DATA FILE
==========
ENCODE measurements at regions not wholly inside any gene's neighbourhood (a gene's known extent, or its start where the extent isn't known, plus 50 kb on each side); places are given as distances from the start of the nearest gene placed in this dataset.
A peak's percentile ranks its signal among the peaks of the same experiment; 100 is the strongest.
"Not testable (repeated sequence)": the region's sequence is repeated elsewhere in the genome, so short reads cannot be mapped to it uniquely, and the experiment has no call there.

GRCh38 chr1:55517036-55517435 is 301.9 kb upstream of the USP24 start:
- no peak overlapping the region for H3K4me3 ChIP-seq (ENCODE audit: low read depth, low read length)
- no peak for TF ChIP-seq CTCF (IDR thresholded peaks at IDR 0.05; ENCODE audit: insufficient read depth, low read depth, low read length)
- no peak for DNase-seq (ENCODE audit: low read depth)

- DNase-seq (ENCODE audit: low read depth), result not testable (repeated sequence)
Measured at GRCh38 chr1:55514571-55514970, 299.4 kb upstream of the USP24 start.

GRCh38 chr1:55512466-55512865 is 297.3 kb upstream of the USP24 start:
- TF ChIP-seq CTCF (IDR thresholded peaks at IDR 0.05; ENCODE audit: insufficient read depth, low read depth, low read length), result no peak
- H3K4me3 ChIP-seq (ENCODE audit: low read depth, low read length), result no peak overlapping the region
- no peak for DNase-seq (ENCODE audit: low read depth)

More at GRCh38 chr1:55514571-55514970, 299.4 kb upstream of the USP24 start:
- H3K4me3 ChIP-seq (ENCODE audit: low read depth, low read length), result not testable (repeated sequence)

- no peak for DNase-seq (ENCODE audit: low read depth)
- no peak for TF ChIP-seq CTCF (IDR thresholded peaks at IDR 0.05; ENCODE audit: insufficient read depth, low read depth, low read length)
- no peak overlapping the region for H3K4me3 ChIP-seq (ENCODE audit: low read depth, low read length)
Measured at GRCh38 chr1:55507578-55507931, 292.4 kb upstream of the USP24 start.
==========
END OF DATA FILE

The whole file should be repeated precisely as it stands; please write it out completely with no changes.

ENCODE measurements at regions not wholly inside any gene's neighbourhood (a gene's known extent, or its start where the extent isn't known, plus 50 kb on each side); places are given as distances from the start of the nearest gene placed in this dataset.
A peak's percentile ranks its signal among the peaks of the same experiment; 100 is the strongest.
"Not testable (repeated sequence)": the region's sequence is repeated elsewhere in the genome, so short reads cannot be mapped to it uniquely, and the experiment has no call there.

GRCh38 chr1:55517036-55517435 is 301.9 kb upstream of the USP24 start:
- no peak overlapping the region for H3K4me3 ChIP-seq (ENCODE audit: low read depth, low read length)
- no peak for TF ChIP-seq CTCF (IDR thresholded peaks at IDR 0.05; ENCODE audit: insufficient read depth, low read depth, low read length)
- no peak for DNase-seq (ENCODE audit: low read depth)

- DNase-seq (ENCODE audit: low read depth), result not testable (repeated sequence)
Measured at GRCh38 chr1:55514571-55514970, 299.4 kb upstream of the USP24 start.

GRCh38 chr1:55512466-55512865 is 297.3 kb upstream of the USP24 start:
- TF ChIP-seq CTCF (IDR thresholded peaks at IDR 0.05; ENCODE audit: insufficient read depth, low read depth, low read length), result no peak
- H3K4me3 ChIP-seq (ENCODE audit: low read depth, low read length), result no peak overlapping the region
- no peak for DNase-seq (ENCODE audit: low read depth)

More at GRCh38 chr1:55514571-55514970, 299.4 kb upstream of the USP24 start:
- H3K4me3 ChIP-seq (ENCODE audit: low read depth, low read length), result not testable (repeated sequence)

- no peak for DNase-seq (ENCODE audit: low read depth)
- no peak for TF ChIP-seq CTCF (IDR thresholded peaks at IDR 0.05; ENCODE audit: insufficient read depth, low read depth, low read length)
- no peak overlapping the region for H3K4me3 ChIP-seq (ENCODE audit: low read depth, low read length)
Measured at GRCh38 chr1:55507578-55507931, 292.4 kb upstream of the USP24 start.